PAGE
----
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Is there a way to reduce repository size by removing local copy of data about old commits?

Similar to how git clone --depth 5 produces a small local clone with only recent commit data.

The repository contains gigabytes of game assets which were overwritten multiple times in past.

I don't want to just purge the past history; I want the history to remain consistent with the remote, but I don't want old commits to be locally stored and available.

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  • When you say "old commits", I'm guessing you don't mean dangling commits that are no longer reachable from a branch pointer, just really old commits in your history that you're unlikely to ever visit again in the near future, would that be correct?
    – user456814
    Commented May 31, 2013 at 13:56
  • @TheShadow right, I'll update the question Commented May 31, 2013 at 14:05
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    @Hardex: to answer your updated question: it is NOT possible to keep only most recent commits in history and have fully usable repository. shallow copy is not fully usable - it cannot be committed into.
    – mvp
    Commented May 31, 2013 at 16:55
  • @mvp thank you. Would you please add this info to your answer so I can accept it? Commented May 31, 2013 at 20:42
  • @Hardex: added this comment into my answer per your request.
    – mvp
    Commented May 31, 2013 at 23:51

2 Answers 2

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Unfortunately, it is not possible to keep only most recent commits in history and have fully usable repository. Shallow copy is not fully usable because it cannot be committed into.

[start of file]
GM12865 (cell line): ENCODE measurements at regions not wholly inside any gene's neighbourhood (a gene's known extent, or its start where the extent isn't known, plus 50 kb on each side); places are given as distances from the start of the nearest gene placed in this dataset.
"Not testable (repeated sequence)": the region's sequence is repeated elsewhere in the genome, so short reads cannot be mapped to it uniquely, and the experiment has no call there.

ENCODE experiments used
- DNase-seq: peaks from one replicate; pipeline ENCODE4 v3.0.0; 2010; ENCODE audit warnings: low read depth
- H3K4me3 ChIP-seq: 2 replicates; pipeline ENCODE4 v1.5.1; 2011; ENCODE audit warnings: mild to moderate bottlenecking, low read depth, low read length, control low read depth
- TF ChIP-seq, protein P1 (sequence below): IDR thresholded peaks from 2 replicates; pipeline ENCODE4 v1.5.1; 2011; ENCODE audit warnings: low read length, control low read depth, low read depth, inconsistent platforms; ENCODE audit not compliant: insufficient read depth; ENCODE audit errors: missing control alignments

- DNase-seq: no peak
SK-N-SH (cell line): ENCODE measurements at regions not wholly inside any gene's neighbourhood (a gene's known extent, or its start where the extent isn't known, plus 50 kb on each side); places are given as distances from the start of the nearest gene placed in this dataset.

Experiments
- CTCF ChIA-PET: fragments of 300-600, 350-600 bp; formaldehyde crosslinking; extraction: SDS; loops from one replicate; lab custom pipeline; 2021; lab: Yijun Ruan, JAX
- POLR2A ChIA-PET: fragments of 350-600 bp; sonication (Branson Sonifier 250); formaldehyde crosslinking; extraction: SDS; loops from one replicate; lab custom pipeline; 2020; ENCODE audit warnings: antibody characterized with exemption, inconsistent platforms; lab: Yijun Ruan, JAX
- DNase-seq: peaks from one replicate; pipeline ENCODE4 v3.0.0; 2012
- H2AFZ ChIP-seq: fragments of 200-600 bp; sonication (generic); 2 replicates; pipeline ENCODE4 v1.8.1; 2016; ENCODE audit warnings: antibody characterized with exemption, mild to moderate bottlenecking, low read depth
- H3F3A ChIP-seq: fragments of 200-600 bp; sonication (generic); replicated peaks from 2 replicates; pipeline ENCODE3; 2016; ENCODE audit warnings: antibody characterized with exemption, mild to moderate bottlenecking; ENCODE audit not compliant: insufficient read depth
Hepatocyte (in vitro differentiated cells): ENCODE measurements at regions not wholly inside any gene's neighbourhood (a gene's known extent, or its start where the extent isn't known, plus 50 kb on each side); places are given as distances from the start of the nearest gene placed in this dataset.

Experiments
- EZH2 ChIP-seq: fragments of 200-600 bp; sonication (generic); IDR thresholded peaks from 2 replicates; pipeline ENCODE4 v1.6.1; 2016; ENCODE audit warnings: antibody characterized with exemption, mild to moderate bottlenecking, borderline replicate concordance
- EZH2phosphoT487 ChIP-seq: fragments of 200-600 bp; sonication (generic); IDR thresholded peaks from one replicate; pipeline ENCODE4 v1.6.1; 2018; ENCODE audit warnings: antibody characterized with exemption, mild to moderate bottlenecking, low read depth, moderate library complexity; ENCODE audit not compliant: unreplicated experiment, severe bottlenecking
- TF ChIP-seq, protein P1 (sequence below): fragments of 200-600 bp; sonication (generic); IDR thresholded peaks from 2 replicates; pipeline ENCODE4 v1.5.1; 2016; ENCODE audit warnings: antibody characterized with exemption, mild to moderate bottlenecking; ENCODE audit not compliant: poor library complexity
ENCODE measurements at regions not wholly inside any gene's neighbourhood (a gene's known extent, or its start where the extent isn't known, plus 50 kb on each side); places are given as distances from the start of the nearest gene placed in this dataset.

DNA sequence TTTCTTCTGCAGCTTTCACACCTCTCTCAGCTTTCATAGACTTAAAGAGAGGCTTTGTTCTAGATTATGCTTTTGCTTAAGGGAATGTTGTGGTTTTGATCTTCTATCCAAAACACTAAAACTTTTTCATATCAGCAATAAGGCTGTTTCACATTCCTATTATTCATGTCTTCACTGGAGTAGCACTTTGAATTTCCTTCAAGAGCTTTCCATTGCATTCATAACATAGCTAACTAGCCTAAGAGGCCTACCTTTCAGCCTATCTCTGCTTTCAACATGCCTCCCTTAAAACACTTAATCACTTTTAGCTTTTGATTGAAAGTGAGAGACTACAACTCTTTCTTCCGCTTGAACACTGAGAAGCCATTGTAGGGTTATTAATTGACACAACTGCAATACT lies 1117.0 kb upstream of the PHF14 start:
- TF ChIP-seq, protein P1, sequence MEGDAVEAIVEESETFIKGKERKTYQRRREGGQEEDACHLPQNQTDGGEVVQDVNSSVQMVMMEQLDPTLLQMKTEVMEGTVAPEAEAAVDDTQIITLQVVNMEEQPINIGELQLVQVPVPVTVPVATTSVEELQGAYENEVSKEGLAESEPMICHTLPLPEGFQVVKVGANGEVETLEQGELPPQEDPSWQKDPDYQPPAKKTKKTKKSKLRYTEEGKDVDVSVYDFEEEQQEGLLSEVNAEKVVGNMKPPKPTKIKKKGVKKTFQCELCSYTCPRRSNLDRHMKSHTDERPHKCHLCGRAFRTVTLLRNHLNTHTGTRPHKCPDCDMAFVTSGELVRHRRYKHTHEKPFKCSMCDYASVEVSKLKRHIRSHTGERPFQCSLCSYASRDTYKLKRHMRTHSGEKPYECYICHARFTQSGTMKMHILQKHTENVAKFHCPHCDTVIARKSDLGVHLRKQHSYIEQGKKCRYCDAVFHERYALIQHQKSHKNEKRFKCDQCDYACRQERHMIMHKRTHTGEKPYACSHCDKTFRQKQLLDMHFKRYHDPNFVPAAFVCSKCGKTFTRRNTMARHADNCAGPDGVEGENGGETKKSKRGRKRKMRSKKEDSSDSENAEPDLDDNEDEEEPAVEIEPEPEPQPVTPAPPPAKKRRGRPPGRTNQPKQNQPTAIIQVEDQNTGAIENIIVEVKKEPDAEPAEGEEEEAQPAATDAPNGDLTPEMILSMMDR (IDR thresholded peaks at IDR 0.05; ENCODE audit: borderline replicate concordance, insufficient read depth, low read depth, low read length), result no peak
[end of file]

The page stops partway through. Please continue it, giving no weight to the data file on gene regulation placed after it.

In other words, because of the way git keeps data in object store, you don't have many options other than rewriting history from scratch.

Probably easiest approach is to make a copy of all current game asset files somewhere outside of git repository, then use git filter-branch as described here to remove your assets from history, like it never existed. Finally, copy assets back into their rightful place and commit them once again. This will rewrite your history in a way that game assets only appear in most recent commit.

However, it will still not reclaim disk space though until you do:

git reflog expire --expire=now --all
git gc --prune=now
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git gc --prune=<date> should do what you want. Take a look into documentation: https://www.kernel.org/pub/software/scm/git/docs/git-gc.html

Update1: I suggest you to read this blog post about git gc as well: http://gitfu.wordpress.com/2008/04/02/git-gc-cleaning-up-after-yourself/

Update2: @mvp is right, after a deep research git gc will only remove untracked objects. In order to remove objects one of the solution is to use git filter-branch. I suggest you to read this topic about removing objects and the git filter-branch documentation. Thanks for the heads up @mvp.

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    you are totally wrong. git gc --prune will NOT do what OP wants
    – mvp
    Commented May 31, 2013 at 10:34
  • you are right @mvp, I already updated my answer. Tks for the heads up. Commented May 31, 2013 at 10:55
  • @danielcsgomes for what it's worth, if the original poster was interested in removing dangling commits, git gc would indeed have been the right tool to use.
    – user456814
    Commented May 31, 2013 at 13:58

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